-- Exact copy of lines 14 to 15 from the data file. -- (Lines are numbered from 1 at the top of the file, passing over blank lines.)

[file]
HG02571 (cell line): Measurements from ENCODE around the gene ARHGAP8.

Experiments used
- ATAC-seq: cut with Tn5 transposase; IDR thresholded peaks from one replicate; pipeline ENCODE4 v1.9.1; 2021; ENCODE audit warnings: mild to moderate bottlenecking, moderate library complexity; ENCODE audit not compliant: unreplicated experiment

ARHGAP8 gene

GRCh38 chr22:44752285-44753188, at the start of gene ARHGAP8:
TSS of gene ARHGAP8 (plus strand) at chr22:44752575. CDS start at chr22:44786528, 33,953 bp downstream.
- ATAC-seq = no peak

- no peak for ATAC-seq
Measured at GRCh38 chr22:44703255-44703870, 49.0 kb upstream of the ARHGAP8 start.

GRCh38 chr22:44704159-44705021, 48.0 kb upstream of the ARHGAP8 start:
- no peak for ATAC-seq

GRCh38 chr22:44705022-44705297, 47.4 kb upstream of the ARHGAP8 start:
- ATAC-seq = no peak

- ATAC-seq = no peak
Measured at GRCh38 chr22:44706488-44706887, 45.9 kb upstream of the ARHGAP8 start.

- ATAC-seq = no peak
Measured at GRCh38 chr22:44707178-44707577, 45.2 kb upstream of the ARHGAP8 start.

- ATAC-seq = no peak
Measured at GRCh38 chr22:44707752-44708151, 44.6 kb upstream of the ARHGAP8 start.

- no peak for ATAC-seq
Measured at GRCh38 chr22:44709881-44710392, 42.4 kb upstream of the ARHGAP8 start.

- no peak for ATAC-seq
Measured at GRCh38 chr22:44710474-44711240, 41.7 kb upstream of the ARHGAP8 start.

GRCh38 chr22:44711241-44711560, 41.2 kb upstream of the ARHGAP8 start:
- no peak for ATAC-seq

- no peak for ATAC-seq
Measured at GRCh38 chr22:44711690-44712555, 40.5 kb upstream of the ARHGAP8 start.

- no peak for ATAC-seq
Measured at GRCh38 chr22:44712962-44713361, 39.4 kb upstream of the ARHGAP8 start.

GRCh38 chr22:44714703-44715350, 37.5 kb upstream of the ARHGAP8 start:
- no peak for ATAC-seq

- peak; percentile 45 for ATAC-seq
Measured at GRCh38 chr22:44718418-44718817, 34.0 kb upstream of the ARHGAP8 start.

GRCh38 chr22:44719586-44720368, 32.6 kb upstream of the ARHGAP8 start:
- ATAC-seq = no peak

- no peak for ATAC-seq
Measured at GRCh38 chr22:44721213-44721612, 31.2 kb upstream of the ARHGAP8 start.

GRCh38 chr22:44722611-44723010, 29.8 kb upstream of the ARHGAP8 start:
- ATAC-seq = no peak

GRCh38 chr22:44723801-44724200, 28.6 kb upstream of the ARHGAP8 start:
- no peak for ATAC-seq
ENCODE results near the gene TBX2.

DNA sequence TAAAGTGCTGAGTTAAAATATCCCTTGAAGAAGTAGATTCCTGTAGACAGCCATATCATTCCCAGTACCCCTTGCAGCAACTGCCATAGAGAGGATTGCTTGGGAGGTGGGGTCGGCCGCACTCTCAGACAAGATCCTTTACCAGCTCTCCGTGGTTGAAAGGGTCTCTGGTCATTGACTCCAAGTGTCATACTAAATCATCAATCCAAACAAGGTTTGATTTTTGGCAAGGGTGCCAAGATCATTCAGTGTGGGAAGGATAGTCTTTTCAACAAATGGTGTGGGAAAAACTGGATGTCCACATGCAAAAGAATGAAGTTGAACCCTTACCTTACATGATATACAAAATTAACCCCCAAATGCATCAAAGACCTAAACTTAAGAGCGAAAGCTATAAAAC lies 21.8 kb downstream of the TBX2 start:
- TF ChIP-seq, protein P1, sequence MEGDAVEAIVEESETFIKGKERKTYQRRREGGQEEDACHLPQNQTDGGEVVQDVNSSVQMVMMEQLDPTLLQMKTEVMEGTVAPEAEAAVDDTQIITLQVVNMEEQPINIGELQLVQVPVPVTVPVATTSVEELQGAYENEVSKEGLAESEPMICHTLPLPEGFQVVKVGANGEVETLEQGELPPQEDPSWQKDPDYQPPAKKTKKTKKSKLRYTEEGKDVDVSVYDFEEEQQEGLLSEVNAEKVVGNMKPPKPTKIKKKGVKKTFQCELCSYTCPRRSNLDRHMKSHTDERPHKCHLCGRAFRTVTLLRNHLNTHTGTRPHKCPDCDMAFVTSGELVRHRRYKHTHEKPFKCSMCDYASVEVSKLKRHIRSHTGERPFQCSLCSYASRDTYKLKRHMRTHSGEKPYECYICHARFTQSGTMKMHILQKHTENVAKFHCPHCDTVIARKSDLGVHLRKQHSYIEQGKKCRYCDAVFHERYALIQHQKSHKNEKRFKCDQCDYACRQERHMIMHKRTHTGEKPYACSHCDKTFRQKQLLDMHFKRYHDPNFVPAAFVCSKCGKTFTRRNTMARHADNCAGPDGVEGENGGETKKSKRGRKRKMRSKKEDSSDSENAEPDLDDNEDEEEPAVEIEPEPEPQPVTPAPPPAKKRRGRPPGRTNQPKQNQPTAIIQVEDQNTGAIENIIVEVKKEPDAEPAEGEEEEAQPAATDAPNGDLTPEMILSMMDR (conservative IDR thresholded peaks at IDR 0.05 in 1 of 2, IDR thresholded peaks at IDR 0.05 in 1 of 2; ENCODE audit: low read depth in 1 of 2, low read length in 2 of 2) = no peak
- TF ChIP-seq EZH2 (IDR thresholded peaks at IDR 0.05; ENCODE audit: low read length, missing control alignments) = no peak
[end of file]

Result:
- ATAC-seq = no peak
Measured at GRCh38 chr22:44706488-44706887, 45.9 kb upstream of the ARHGAP8 start.